In a rare Saturday legislative session, the Illinois House approved SB3800, sponsored in the Senate by Sen. Edward Maloney (D), and in the House by Reps. Jim Durkin (R) and John D. Cavaletto (R).
The bill allows the Illinois Scholarship Assistance Commission to use administrative wage garnishments to recover defaulted student loans. It was passed unaninmously by the Senate in March 2012. Sens. Anazette Collins (D), James Meeks (D) and John Millner (R) abstained from voting.
The bill then went to the house.
At issue with SB3800, is the $30,000.000 of defaulted student loans on the books and the expense of collecting on those defaulted debts.
Currently, if a student defaults on an Illinois educational loan, ISAC’s only option is to sue each individual in court — a timely and expensive process. If Gov. Quinn signs the bill, now passed by both houses of the General assembly, ISAC will be able to issue adminstrative wage garnishments on employers to collect the debt, giving them the power the U.S. Department of Education has with the Treasury Offset Program.
An administrative wage garnishment is served on an employer and does not require a court order. Students will be able to dispute the debt before the garnishment is in place.
According to the Bureau of Labor Statistics, the unemployment rate for college graduates nationwide is 4 percent, and of those that are employed, many are underemployed.
That represents 88,000,000 people across the country.
What is not in the bill is the maximum amount ISAC can garnish from your wages.
Federal labor laws restrict garnishments to no more than 25 percent of the garnishees income, unless it is for child support or alimony. The U.S. Department of Education cannot garnish more than 10 percent of defaulted student’s wages. No wage garnishment can cause the garnishee’s wages to fall below minimum wage rates.
Considering the dismal employment situation in Illinois, it is unclear how much debt would actually be repaid using this model. Since the order would only be valid in this state, college graduates may simply leave Illinois to avoid garnishment and possibly secure employment in their field elsewhere, thus causing the state to lose the future tax revenues from highly educated residents. Unemployed students who are not on unemployment would still pay nothing.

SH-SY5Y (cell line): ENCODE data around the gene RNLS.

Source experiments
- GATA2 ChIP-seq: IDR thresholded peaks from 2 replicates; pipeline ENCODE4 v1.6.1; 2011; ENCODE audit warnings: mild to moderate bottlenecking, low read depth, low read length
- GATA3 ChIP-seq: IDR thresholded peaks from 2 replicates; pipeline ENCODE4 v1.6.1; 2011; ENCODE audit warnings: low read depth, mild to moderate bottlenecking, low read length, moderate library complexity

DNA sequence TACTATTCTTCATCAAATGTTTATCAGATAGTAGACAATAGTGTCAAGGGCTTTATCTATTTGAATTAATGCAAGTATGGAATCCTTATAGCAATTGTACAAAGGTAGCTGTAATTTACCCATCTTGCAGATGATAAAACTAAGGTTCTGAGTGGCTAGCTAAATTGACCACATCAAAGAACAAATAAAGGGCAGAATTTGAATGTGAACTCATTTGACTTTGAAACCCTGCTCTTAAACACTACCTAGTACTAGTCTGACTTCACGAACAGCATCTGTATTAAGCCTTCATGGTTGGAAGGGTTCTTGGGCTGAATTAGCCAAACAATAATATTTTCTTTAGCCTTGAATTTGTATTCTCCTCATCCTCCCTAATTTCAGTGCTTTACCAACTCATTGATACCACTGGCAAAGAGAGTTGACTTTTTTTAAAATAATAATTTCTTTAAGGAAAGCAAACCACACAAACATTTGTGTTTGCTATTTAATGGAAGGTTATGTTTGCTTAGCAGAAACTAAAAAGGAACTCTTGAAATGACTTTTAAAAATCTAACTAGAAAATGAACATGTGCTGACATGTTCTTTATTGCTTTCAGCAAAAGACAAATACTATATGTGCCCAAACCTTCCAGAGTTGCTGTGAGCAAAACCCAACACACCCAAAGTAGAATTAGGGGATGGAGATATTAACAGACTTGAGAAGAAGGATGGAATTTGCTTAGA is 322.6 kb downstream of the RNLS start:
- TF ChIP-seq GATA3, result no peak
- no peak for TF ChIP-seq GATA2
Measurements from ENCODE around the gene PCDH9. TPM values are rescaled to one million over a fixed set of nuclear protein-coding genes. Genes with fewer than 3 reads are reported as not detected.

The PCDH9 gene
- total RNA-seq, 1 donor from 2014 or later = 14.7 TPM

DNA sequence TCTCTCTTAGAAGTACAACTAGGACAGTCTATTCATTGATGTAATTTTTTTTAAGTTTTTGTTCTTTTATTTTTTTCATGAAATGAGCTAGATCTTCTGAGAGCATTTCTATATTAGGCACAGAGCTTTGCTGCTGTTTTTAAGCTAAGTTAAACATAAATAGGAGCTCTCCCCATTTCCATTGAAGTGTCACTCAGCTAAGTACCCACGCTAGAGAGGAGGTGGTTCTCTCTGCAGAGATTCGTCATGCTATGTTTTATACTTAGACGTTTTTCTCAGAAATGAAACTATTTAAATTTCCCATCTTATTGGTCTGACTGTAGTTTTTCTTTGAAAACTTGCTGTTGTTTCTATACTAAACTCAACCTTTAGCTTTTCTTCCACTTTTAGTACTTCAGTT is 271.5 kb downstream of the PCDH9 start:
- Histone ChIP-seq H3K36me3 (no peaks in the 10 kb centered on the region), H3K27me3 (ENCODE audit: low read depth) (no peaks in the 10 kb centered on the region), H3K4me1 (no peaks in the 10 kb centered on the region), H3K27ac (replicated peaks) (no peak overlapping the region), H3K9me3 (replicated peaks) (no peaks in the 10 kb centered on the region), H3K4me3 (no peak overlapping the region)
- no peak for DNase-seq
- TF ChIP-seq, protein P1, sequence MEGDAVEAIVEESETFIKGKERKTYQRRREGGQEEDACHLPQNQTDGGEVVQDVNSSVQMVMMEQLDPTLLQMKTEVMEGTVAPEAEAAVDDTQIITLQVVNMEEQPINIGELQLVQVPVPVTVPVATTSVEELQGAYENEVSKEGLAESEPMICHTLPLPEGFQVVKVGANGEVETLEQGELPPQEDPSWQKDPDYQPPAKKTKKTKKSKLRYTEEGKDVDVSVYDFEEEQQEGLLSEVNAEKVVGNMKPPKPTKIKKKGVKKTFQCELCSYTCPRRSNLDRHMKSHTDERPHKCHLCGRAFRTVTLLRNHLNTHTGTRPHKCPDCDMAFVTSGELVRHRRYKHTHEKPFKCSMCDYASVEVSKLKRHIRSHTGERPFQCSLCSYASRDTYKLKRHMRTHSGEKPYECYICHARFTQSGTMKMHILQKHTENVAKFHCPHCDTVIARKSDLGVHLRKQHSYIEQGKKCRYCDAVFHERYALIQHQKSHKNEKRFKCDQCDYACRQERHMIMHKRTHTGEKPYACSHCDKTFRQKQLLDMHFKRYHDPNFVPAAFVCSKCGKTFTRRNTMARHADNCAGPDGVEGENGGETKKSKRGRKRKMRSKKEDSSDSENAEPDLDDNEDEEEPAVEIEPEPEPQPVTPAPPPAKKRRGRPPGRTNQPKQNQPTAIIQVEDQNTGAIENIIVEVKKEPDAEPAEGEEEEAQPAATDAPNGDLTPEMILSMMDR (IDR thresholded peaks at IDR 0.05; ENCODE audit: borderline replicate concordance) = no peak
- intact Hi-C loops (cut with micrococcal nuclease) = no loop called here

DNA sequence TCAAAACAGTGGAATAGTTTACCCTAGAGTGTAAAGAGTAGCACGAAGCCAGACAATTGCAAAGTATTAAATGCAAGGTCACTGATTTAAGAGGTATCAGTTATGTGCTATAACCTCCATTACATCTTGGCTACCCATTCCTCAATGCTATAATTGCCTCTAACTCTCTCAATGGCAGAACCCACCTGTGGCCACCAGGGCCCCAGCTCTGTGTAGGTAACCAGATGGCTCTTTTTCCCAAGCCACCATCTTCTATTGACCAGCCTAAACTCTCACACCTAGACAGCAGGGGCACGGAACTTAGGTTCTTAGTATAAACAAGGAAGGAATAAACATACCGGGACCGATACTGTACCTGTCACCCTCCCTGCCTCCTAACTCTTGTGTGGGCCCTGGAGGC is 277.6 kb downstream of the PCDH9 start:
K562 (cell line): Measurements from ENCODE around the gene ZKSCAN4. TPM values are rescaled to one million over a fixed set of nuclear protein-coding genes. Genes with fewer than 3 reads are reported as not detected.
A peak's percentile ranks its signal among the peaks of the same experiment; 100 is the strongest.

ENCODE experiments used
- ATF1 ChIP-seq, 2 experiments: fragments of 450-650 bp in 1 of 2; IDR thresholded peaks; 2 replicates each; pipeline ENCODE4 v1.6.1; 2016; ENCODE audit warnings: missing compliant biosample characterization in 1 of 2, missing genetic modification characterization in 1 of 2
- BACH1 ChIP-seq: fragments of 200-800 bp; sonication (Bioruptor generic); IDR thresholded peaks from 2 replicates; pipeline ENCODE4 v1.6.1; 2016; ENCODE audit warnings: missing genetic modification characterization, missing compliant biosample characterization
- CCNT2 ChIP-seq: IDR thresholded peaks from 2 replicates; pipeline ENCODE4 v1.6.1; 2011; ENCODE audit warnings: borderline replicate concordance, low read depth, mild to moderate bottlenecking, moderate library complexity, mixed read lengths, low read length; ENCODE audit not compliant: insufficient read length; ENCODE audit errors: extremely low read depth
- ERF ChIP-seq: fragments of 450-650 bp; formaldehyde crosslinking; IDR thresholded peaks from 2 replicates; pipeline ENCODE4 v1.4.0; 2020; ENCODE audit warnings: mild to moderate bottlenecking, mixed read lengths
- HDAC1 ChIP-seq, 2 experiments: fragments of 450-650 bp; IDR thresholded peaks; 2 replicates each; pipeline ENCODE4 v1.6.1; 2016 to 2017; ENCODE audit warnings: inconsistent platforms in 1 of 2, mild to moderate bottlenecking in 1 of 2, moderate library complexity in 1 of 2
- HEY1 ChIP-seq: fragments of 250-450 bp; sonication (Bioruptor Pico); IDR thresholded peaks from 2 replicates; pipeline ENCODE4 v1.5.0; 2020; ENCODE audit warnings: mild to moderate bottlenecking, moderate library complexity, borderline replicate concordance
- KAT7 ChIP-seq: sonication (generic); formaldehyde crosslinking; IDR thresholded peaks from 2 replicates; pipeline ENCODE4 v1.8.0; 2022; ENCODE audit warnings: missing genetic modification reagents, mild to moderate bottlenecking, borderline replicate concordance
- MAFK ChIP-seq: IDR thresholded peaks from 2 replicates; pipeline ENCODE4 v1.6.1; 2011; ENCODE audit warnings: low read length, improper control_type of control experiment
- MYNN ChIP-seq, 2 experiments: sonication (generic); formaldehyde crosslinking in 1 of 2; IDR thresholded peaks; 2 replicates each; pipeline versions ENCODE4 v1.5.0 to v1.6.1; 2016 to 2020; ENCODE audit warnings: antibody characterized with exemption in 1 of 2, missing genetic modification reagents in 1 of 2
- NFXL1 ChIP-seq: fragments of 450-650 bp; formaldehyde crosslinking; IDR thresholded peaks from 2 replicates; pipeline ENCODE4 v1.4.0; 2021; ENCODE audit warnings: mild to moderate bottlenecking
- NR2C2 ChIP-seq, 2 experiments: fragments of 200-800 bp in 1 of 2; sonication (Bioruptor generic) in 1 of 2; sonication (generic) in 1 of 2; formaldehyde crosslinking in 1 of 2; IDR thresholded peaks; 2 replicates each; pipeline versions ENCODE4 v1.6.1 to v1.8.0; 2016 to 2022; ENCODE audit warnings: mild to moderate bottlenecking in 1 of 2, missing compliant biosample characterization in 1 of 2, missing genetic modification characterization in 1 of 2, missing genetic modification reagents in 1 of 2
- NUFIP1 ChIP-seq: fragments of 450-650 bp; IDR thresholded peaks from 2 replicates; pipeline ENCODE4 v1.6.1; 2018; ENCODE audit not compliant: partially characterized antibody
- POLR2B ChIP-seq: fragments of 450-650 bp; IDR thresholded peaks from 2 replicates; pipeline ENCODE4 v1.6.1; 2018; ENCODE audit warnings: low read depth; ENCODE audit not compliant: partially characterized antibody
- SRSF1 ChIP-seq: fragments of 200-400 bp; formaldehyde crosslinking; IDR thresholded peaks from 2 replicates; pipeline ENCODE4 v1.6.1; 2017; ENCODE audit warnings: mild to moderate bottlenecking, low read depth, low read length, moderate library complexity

The bill did not specify if the garnishment applied to unemployment benefits.
In another blow to students, this week schools and parents were notified that money for the Illinois Monetary Assistance Program grants had run out for the 2012-2013 school year. This is the earliest date the grant has depleted its resources in its history.
The MAP grant depletion is devastating and could compound the student loan problem.
The lack of funding may force many low-income students to take out loans, or drop out if they don’t qualify for them, making decent employment look less and less likely in the near future.
Though the maximum MAP grant award for the 2011-2012 school year was $4,720, split between semesters, sometimes that is all that’s needed to bridge the tuition gap and make college a reality. This amount was reduced last year to the 2002-2003 award levels to save money.
According to ISAC, in 2011, over 800,000 students applied for the awards, almost double the number in 2001. Over 300,000 MAP grants were awarded and 41 percent of them were paid out — over 150,000. The mean award was $2,740.
MAP grants are awarded to students whose Expected Family Contribution (EFC) for college expenses is less than $9,000, as determined by the student’s Free Application for Federal Student Aid (FAFSA).